Presumably, Germany will continue to invite asylum-seekers regardless, especially as the initial German reaction to the plan was that it is not big enough. Even Germany is evidently struggling under the volume of refugees entering its borders. On Sunday, Germany temporarily suspended train service across the Austrian border; limited service resumed this morning. And Germany has instituted border patrols in an effort to slow the pace of arrivals, in an effort to prevent its infrastructure from collapsing under overwhelming demand.
Germany’s generosity, like its ample if not infinite resources, are not widely shared among its EU partners, yet Germany’s decision to accept vast numbers of refugees and other migrants has considerable effect far beyond its borders.
If a person is granted asylum status in Germany, he or she receives a temporary residence permit and entitlements to social welfare and other forms of integration assistance. After three months, the beneficiary can look for work, subject to various restrictions. While Germany’s citizenship process is lengthy, usually requiring a minimum of eight years of residency once asylum is granted, the odds that Syria (or Iraq or Afghanistan) will be deemed stable and safe any time soon are vanishingly slight. Those lucky enough to get a permanent residence permit in Germany are likely to stay put.
In the long term, this could mean that countries like Hungary that have been vocal about wanting to cap the number of migrants arriving in their borders will suddenly face those same people, only now with access to the EU’s borderless zone, in which those with license to live and work in one country are able to travel to, live in and, often, work in any of the others.
Even countries whose governments support the EU’s plan face major internal dissent. In France, far-right leader Marine Le Pen accused Germany of trying to depress wages and to hire “slaves” by encouraging mass immigration. While Le Pen’s party doesn’t hold power at the moment, and President Francois Hollande has backed German Chancellor Angela Merkel in the migrant crisis, a sizeable portion of the French population remains opposed to relaxing immigration rules, according to recent polls.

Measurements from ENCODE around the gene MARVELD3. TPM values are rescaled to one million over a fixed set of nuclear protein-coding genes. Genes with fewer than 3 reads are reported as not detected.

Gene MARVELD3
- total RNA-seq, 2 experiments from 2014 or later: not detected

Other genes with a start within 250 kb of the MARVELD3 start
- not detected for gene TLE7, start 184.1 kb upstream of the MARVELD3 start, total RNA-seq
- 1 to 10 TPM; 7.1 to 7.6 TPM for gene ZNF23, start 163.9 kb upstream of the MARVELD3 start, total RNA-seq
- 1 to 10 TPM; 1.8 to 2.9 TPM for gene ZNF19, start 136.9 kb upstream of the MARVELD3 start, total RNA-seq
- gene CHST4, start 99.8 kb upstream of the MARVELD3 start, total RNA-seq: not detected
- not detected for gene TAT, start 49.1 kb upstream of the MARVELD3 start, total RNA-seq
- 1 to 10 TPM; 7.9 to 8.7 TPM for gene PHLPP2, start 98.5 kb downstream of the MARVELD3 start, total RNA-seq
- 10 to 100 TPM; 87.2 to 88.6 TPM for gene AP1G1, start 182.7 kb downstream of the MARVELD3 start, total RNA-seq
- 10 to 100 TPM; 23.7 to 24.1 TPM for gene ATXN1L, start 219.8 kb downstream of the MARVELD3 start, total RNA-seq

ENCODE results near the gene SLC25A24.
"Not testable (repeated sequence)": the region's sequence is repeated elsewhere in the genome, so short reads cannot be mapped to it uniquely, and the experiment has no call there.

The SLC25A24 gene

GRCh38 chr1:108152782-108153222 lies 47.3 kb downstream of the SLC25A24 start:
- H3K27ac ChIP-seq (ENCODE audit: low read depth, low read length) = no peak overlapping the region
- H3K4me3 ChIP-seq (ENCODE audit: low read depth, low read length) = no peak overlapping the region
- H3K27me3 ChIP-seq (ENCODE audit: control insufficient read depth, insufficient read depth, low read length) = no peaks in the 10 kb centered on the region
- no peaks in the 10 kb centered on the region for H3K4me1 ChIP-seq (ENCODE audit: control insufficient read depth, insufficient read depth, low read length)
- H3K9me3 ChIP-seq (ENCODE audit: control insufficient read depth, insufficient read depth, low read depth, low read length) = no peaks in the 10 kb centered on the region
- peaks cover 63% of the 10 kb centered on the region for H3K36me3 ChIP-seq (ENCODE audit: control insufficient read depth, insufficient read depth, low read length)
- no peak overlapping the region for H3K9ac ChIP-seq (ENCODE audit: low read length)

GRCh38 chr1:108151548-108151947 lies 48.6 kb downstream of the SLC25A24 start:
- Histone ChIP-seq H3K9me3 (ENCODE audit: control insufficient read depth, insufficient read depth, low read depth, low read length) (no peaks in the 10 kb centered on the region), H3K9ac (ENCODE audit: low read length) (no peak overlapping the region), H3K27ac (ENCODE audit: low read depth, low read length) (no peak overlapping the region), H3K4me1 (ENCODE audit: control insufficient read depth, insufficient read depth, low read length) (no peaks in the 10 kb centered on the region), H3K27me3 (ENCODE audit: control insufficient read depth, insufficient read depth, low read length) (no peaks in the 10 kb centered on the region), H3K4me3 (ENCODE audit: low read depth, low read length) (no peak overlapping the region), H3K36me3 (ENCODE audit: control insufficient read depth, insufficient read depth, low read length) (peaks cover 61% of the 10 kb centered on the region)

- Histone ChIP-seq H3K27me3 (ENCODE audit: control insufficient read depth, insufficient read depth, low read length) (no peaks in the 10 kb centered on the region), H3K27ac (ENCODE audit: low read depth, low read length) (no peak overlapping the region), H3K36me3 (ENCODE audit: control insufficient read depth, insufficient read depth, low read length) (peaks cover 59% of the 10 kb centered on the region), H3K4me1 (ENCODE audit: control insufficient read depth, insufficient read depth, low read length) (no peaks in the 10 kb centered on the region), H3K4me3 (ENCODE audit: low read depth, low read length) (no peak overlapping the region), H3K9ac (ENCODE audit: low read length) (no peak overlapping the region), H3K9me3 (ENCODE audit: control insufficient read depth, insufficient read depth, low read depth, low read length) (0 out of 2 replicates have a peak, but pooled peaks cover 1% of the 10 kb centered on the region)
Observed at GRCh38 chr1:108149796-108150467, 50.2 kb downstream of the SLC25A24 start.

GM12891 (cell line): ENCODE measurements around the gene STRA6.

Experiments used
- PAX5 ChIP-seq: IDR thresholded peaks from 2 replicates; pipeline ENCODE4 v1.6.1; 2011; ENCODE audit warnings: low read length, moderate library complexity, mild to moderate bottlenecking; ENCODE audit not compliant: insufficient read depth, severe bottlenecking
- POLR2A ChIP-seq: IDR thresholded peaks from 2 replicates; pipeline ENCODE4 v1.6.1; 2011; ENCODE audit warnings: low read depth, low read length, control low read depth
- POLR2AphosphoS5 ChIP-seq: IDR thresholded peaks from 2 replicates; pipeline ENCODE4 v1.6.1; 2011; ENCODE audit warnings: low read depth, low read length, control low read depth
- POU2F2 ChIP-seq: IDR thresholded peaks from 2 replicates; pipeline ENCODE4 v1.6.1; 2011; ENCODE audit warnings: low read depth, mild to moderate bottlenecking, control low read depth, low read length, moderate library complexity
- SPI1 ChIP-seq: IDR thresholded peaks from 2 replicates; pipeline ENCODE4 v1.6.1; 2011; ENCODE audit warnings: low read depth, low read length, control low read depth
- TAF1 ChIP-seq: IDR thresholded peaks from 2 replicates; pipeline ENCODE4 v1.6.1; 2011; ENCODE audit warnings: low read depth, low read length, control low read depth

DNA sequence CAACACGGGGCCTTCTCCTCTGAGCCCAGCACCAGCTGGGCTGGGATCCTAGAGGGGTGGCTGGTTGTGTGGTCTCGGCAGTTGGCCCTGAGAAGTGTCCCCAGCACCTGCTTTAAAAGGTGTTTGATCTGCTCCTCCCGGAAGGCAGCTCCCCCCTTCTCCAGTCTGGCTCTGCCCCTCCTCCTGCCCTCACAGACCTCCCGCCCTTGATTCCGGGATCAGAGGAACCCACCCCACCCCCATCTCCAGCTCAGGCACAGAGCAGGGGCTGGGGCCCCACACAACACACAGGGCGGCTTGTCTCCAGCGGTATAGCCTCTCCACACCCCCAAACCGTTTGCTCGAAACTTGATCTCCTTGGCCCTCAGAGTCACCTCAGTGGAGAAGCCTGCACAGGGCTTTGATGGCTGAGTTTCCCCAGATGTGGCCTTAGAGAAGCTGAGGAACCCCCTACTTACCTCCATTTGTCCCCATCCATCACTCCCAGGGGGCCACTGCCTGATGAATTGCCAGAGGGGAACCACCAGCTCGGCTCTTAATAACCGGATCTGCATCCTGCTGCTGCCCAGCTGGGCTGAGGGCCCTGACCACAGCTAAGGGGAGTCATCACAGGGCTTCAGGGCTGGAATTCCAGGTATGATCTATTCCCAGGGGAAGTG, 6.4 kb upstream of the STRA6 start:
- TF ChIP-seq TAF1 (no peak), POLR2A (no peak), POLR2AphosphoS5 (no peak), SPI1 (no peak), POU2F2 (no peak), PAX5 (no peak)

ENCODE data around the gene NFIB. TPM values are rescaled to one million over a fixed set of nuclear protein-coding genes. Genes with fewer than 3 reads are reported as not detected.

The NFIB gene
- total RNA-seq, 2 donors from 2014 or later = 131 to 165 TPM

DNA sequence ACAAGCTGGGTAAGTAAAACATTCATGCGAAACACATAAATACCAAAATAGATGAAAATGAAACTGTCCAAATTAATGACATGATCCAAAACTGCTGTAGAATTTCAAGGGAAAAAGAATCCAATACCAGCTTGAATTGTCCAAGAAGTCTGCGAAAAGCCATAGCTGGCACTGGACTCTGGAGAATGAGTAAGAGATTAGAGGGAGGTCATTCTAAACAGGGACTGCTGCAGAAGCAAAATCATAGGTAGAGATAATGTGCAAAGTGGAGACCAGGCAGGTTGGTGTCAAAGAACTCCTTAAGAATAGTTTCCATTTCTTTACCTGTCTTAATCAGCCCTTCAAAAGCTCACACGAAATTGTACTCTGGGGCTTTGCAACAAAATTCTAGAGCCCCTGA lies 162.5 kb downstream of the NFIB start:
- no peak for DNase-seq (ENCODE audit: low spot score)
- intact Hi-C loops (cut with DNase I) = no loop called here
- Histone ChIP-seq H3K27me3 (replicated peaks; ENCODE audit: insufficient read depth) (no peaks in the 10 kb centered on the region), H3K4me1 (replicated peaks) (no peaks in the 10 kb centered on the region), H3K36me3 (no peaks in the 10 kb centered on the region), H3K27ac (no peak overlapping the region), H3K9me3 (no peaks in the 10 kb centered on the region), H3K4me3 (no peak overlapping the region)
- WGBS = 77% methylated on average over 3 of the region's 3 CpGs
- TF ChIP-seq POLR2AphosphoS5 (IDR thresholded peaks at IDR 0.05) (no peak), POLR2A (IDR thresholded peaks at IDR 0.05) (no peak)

Denmark’s center-right government, which came into office in June, has already placed restrictions on the right to residency. Like the U.K. and Ireland, Denmark can choose to take part in the EU plan for redistributing refugees, but is not required to do so. Given the current state of its politics, that participation seems unlikely. And Denmark serves as the main route between migrant-friendly territory in Germany and Sweden, which is likely to cause ongoing tension. Britain’s David Cameron, too, has already been vocally critical of Germany.
So who gets to be European? The entire European experiment seems to presume that this question is immaterial, or of so little import that it could be safely left to each national government. But it turns out that this is not true. A continent that needs new blood, but which has not evolved a truly common culture or set of priorities, is producing a fragmented and incoherent response to this basic and crucial question. In the end, Germany and Sweden can control who is considered German or Swedish, but they can go no further without a consensus that does not exist - one which may not arrive in time to save the EU from its own diverging impulses.
Europe’s foundations were built across cultural fissures that are rapidly widening, rather than closing. If not reversed soon, these cracks may bring down the entire structure.